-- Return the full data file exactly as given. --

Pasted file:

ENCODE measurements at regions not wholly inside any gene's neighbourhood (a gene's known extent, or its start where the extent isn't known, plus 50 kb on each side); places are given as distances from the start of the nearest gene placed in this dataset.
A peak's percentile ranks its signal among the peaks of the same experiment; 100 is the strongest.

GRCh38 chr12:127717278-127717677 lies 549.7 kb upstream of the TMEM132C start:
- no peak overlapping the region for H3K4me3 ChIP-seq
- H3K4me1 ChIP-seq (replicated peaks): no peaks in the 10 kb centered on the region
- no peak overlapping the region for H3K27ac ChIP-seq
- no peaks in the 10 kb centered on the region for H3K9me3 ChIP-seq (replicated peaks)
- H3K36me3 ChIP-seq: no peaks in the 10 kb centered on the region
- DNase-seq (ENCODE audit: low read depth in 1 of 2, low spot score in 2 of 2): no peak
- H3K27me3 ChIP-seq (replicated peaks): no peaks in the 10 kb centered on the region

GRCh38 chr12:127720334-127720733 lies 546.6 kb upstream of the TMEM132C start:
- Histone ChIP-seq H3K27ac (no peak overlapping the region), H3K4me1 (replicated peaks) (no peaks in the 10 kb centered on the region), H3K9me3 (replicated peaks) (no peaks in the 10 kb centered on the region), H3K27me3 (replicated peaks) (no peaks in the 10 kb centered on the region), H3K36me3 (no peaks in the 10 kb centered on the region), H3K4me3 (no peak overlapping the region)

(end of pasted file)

ENCODE measurements at regions not wholly inside any gene's neighbourhood (a gene's known extent, or its start where the extent isn't known, plus 50 kb on each side); places are given as distances from the start of the nearest gene placed in this dataset.
A peak's percentile ranks its signal among the peaks of the same experiment; 100 is the strongest.

GRCh38 chr12:127717278-127717677 lies 549.7 kb upstream of the TMEM132C start:
- no peak overlapping the region for H3K4me3 ChIP-seq
- H3K4me1 ChIP-seq (replicated peaks): no peaks in the 10 kb centered on the region
- no peak overlapping the region for H3K27ac ChIP-seq
- no peaks in the 10 kb centered on the region for H3K9me3 ChIP-seq (replicated peaks)
- H3K36me3 ChIP-seq: no peaks in the 10 kb centered on the region
- DNase-seq (ENCODE audit: low read depth in 1 of 2, low spot score in 2 of 2): no peak
- H3K27me3 ChIP-seq (replicated peaks): no peaks in the 10 kb centered on the region

GRCh38 chr12:127720334-127720733 lies 546.6 kb upstream of the TMEM132C start:
- Histone ChIP-seq H3K27ac (no peak overlapping the region), H3K4me1 (replicated peaks) (no peaks in the 10 kb centered on the region), H3K9me3 (replicated peaks) (no peaks in the 10 kb centered on the region), H3K27me3 (replicated peaks) (no peaks in the 10 kb centered on the region), H3K36me3 (no peaks in the 10 kb centered on the region), H3K4me3 (no peak overlapping the region)